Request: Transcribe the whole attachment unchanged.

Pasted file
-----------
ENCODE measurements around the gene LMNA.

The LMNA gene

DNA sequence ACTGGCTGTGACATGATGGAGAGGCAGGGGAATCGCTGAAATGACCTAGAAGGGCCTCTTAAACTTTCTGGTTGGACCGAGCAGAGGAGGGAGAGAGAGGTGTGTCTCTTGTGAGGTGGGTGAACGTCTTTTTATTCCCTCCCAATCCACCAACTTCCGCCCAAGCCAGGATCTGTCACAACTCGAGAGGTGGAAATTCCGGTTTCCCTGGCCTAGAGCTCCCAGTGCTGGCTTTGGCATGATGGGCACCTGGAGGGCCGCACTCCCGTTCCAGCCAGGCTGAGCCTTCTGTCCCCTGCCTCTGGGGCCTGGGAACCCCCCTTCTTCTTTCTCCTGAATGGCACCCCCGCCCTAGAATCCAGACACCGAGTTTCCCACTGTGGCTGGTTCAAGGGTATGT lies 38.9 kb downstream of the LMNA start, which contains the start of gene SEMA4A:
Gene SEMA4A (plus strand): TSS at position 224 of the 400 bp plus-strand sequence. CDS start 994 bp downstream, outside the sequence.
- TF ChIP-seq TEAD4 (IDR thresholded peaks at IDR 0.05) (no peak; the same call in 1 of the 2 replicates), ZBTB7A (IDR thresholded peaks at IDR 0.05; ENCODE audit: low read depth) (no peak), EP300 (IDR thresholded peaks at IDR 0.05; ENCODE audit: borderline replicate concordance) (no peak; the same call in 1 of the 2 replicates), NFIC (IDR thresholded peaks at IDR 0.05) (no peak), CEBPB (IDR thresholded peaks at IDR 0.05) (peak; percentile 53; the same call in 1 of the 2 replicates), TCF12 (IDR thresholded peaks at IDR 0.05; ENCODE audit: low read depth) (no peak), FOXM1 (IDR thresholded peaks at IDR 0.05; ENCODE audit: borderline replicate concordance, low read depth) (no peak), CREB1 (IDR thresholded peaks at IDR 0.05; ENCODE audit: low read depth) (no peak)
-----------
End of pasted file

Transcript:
ENCODE measurements around the gene LMNA.

The LMNA gene

DNA sequence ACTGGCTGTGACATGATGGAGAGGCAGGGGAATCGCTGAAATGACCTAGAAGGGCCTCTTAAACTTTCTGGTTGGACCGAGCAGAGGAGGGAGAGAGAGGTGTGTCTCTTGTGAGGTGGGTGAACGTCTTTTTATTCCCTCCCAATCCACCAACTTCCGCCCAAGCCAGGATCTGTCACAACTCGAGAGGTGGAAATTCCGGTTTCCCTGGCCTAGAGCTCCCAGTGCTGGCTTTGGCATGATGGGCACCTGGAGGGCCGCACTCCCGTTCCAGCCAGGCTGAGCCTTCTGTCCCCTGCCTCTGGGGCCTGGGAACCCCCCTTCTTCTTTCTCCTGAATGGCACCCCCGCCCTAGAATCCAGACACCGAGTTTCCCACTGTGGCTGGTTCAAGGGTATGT lies 38.9 kb downstream of the LMNA start, which contains the start of gene SEMA4A:
Gene SEMA4A (plus strand): TSS at position 224 of the 400 bp plus-strand sequence. CDS start 994 bp downstream, outside the sequence.
- TF ChIP-seq TEAD4 (IDR thresholded peaks at IDR 0.05) (no peak; the same call in 1 of the 2 replicates), ZBTB7A (IDR thresholded peaks at IDR 0.05; ENCODE audit: low read depth) (no peak), EP300 (IDR thresholded peaks at IDR 0.05; ENCODE audit: borderline replicate concordance) (no peak; the same call in 1 of the 2 replicates), NFIC (IDR thresholded peaks at IDR 0.05) (no peak), CEBPB (IDR thresholded peaks at IDR 0.05) (peak; percentile 53; the same call in 1 of the 2 replicates), TCF12 (IDR thresholded peaks at IDR 0.05; ENCODE audit: low read depth) (no peak), FOXM1 (IDR thresholded peaks at IDR 0.05; ENCODE audit: borderline replicate concordance, low read depth) (no peak), CREB1 (IDR thresholded peaks at IDR 0.05; ENCODE audit: low read depth) (no peak)